A Tramp through Tongariro
It is good to be able to laugh with strangers. Lucky we feel this way, because there are 20 of us crowded into one small wooden cabin, jostling for space by the fat-bellied stove in the center.
The cabin, or hut, is the first night's stop on the Tongariro Northern Circuit, a four-day walk through the Tongariro National Park, in the heart of New Zealand's North Island.
And the reason we are crammed in here, like feet in boots two sizes too small, is because it is a mid-summer dayand it is snowing.
This could have been funny, except that we'd banked on the climate in December being warm, maybe, and a bit wet, maybe, but certainly not freezing.
There we'd stood the day before, signing the visitor's book at the Tongariro National Park headquarters, smiling soothingly at the bloke who warned us of a weather system that had crept up from the south.
"She's lookin' a bit rough," he said, as we wrote "Four-day tramp via Red Crater" in his book.
"She'll be right, mate," we replied in our best Kiwi accents.
It should have been a four-day tramp via Red Crater. We had read the guidebook: We knew it would be a scenic route with alpine passes, tussock grassland, bizarre desert, and the odd live volcano to perk things up. We knew that navigation would be pretty easy, that the craters had tall poles marking the route across, that the huts would be fairly quiet because it was mid-December and people were preparing for Christmas, not clambering about in the wilderness.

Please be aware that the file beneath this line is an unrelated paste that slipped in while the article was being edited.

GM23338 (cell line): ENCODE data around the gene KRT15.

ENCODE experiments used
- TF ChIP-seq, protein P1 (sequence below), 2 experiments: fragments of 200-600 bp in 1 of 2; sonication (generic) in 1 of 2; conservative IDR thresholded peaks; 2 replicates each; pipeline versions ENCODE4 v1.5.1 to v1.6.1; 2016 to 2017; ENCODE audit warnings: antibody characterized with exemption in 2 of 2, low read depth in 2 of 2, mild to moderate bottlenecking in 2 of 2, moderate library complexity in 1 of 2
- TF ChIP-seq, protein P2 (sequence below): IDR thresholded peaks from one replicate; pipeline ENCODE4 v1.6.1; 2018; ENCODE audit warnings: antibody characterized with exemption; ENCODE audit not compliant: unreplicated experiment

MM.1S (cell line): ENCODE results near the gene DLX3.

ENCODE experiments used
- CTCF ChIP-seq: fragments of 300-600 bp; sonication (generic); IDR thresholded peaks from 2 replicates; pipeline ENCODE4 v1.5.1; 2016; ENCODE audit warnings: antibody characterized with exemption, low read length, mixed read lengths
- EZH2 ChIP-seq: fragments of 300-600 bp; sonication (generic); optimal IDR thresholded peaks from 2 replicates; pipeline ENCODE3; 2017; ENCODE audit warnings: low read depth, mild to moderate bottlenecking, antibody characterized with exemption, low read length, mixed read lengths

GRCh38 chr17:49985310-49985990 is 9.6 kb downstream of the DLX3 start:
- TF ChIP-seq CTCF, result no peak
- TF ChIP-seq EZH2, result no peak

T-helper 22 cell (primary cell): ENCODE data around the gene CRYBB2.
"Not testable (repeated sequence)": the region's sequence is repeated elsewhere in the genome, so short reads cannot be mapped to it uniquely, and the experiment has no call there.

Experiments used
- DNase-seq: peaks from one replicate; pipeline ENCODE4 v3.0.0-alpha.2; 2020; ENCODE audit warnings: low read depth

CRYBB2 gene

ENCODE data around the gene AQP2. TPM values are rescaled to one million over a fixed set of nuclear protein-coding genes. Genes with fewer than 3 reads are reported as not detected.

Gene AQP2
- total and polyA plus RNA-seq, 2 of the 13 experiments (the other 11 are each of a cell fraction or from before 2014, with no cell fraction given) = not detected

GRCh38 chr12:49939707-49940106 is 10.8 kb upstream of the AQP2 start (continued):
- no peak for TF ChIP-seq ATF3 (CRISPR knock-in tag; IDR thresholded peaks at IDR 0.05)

We should have listened to our man at HQ, though. Should have listened . . .
The tramp to Mangatepopo Hut was easy, a pleasant stroll over tussock grassland and through woodlands filled with tall evergreen trees called rimus. We passed through stands of beech and fern dripping with lichen and exotic mosses, and along the western flank of the great cone that is Mount Ngauruhoe. It's easy to understand why the Maori people hold it sacred, why legend tells of a slave thrown into the blazing crater to appease Ruamiko, the volcano god.
We admired its smooth slopes, marveled at the plumes of steam and gas spiraling from its summit, laughed at the antics of alpine birds cartwheeling across the ash and lava scree.
Details mentioned in this article were accurate at the time of publication